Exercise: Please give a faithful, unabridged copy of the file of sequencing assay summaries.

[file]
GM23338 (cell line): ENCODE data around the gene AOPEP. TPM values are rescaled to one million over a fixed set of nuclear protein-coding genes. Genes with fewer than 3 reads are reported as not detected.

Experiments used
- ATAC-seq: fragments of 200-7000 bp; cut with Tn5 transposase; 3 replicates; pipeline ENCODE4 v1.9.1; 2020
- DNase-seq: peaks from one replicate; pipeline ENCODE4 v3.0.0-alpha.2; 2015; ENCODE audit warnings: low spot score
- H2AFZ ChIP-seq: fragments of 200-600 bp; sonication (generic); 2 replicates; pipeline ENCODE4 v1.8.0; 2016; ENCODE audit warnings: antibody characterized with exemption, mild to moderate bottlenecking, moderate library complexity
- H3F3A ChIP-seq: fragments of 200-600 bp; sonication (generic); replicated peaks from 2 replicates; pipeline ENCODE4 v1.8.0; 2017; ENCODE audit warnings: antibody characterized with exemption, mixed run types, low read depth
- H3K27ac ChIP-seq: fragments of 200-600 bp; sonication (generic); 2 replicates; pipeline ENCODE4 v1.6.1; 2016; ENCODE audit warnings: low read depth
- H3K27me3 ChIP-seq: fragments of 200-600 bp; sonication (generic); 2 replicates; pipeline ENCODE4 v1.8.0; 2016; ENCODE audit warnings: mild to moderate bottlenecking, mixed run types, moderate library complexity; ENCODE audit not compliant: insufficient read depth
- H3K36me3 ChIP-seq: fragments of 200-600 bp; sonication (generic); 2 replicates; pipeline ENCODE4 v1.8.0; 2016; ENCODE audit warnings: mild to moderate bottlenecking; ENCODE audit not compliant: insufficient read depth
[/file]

GM23338 (cell line): ENCODE data around the gene AOPEP. TPM values are rescaled to one million over a fixed set of nuclear protein-coding genes. Genes with fewer than 3 reads are reported as not detected.

Experiments used
- ATAC-seq: fragments of 200-7000 bp; cut with Tn5 transposase; 3 replicates; pipeline ENCODE4 v1.9.1; 2020
- DNase-seq: peaks from one replicate; pipeline ENCODE4 v3.0.0-alpha.2; 2015; ENCODE audit warnings: low spot score
- H2AFZ ChIP-seq: fragments of 200-600 bp; sonication (generic); 2 replicates; pipeline ENCODE4 v1.8.0; 2016; ENCODE audit warnings: antibody characterized with exemption, mild to moderate bottlenecking, moderate library complexity
- H3F3A ChIP-seq: fragments of 200-600 bp; sonication (generic); replicated peaks from 2 replicates; pipeline ENCODE4 v1.8.0; 2017; ENCODE audit warnings: antibody characterized with exemption, mixed run types, low read depth
- H3K27ac ChIP-seq: fragments of 200-600 bp; sonication (generic); 2 replicates; pipeline ENCODE4 v1.6.1; 2016; ENCODE audit warnings: low read depth
- H3K27me3 ChIP-seq: fragments of 200-600 bp; sonication (generic); 2 replicates; pipeline ENCODE4 v1.8.0; 2016; ENCODE audit warnings: mild to moderate bottlenecking, mixed run types, moderate library complexity; ENCODE audit not compliant: insufficient read depth
- H3K36me3 ChIP-seq: fragments of 200-600 bp; sonication (generic); 2 replicates; pipeline ENCODE4 v1.8.0; 2016; ENCODE audit warnings: mild to moderate bottlenecking; ENCODE audit not compliant: insufficient read depth